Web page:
Paul McCartney Plays Historic Concert in Tel Aviv

September 25, 2008 5:15 PM ET

Photo Gallery: Paul McCartney's Historic "Friendship First" Concert in Tel Aviv, Israel

Paul McCartney played his first ever concert in Tel Aviv today, playing to 40,000 fans more than 40 years after the Beatles were banned from playing Israel. Once on stage, Macca dusted off his knowledge of the Hebrew language to welcome the crowd and wish them a happy Rosh Hashanah next week. McCartney's "Friendship First" concert, named with the hope of easing tensions in the tumultuous area, featured 31 hits from through Paul's career, from the Beatles' singles to "Band on the Run" to Memory Almost Full's "Dance Tonight." During John Lennon's "Give Peace A Chance," McCartney let the crowd take over to sing the song's final coda, while fireworks lit up the sky during Macca's own "Live And Let Die." And three months after playing it live for the first time, McCartney once again treated the crowd to the Sgt. Pepper classic "A Day in the Life." Follow the jump to check out the entire Tel Aviv set list.

Set list:
"Hello Goodbye"
"Drive My Car"
"Only Mama Knows"
"All My Loving"
"Flaming Pie"
"Let Me Roll It"
"My Love"
"Let Em In"
"The Long and Winding Road"
"Dance Tonight"
"Calico Skies"
"Follow The Sun"
"Mrs Vanderbilt"
"Here, There and Everywhere"
"Eleanor Rigby"
"A Day In The Life"
"Give Peace A Chance"
"Band On The Run"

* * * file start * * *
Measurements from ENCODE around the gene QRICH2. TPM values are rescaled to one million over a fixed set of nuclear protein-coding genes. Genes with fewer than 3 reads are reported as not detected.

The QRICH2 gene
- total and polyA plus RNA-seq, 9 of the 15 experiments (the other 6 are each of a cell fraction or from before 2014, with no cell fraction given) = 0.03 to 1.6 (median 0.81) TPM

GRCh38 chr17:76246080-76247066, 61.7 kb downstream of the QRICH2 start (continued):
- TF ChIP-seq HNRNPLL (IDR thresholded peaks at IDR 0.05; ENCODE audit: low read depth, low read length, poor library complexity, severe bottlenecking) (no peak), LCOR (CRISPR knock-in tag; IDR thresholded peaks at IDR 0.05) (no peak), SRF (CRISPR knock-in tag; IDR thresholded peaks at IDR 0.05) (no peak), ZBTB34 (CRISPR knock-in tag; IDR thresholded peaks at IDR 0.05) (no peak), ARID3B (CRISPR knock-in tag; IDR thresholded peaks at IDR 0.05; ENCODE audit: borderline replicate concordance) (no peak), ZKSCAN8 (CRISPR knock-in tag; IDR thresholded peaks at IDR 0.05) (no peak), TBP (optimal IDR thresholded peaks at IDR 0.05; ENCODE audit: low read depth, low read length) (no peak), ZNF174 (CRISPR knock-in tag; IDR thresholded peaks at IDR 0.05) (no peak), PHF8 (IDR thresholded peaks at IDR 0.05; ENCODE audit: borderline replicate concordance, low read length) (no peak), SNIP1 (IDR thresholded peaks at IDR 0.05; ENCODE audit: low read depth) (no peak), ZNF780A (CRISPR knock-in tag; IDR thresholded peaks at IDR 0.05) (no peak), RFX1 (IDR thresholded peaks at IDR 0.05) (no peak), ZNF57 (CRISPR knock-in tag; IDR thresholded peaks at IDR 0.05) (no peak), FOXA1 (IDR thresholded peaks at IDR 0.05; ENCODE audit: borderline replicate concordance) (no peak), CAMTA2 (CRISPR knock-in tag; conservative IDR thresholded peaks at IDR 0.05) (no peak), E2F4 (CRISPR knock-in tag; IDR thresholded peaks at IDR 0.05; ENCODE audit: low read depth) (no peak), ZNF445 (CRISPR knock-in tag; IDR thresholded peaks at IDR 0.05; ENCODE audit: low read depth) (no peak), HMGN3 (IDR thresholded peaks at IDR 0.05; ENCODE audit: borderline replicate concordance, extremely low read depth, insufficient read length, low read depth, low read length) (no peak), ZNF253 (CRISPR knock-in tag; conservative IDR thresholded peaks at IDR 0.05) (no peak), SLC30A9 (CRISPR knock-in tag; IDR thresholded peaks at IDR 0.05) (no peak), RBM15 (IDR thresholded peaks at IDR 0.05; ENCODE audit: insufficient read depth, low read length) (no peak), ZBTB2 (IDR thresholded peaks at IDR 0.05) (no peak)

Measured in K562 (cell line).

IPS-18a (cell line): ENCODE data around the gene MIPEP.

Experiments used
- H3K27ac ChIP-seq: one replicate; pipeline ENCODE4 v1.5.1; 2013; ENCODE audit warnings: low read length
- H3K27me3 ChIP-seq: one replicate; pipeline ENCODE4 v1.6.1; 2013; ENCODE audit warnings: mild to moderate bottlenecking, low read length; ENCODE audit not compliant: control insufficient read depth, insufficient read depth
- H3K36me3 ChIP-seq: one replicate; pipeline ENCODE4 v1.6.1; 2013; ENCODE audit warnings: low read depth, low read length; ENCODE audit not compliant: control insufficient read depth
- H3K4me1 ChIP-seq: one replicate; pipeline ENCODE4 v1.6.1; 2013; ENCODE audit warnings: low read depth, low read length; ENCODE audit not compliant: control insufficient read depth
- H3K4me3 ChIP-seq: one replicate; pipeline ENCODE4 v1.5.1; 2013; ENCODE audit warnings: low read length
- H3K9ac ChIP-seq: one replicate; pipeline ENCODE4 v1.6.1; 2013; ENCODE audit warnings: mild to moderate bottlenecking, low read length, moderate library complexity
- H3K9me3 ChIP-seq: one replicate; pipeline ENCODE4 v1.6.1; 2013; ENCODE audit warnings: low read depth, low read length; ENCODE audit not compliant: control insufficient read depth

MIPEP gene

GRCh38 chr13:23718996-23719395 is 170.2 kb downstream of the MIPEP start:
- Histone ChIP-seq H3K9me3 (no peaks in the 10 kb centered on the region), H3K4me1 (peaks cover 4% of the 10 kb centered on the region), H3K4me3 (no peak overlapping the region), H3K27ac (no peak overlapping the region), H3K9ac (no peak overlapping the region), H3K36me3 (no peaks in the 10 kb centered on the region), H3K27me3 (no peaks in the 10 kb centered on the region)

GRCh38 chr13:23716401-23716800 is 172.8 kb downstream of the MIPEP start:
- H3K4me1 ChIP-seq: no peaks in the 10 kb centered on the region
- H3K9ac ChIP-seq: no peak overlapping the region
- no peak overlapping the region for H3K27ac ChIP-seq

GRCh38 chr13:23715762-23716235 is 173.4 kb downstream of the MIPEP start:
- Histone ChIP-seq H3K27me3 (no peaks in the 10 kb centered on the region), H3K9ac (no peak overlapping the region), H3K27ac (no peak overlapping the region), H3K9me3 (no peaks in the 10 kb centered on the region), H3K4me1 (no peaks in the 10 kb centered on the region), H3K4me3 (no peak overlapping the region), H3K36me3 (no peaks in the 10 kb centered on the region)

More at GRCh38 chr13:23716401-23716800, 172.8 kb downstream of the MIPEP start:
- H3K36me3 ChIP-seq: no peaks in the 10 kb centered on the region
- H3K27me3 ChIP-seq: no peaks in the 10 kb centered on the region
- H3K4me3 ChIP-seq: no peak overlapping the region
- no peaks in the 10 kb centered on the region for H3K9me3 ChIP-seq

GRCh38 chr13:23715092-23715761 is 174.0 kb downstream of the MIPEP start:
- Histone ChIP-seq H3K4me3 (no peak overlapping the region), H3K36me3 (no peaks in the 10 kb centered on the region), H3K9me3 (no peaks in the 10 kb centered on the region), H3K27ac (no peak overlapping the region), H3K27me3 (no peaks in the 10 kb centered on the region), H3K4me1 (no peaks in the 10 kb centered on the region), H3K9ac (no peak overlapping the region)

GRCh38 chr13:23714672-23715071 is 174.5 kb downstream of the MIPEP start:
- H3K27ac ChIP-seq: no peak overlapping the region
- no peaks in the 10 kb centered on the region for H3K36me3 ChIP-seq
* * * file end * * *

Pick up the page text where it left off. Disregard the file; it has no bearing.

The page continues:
"Back In The USSR"
"I Got A Feeling"
"Live and Let Die"
"Let It Be"
"Hey Jude"
"Lady Madonna"
"Get Back"
"I Saw Her Standing There"
"Sgt. Pepper's Lonely Hearts Club Band"

Related Stories:
Paul McCartney on Israel Show: "Music Can Help People Calm Down"
Paul McCartney Promises Israel Show Will Go On Despite Outcry
Joe Cocker to Headline New Israel Peace Festival

To read the new issue of Rolling Stone online, plus the entire RS archive: Click Here

Music Main Next
Daily Newsletter

Get the latest RS news in your inbox.

Sign up to receive the Rolling Stone newsletter and special offers from RS and its
marketing partners.


We may use your e-mail address to send you the newsletter and offers that may interest you, on behalf of Rolling Stone and its partners. For more information please read our Privacy Policy.

Song Stories


Lou Reed | 1972

Opening Lou Reed's 1972 solo album, the hard-riffing "Vicious" actually traces its origin back to Reed's days with the Velvet Underground. Picking up bits and pieces of songs from the people and places around him, and filing his notes for later use, Reed said it was Andy Warhol who provided fuel for the song. "He said, 'Why don't you write a song called 'Vicious,'" Reed told Rolling Stone in 1989. "And I said, 'What kind of vicious?' 'Oh, you know, vicious like I hit you with a flower.' And I wrote it down literally."

More Song Stories entries »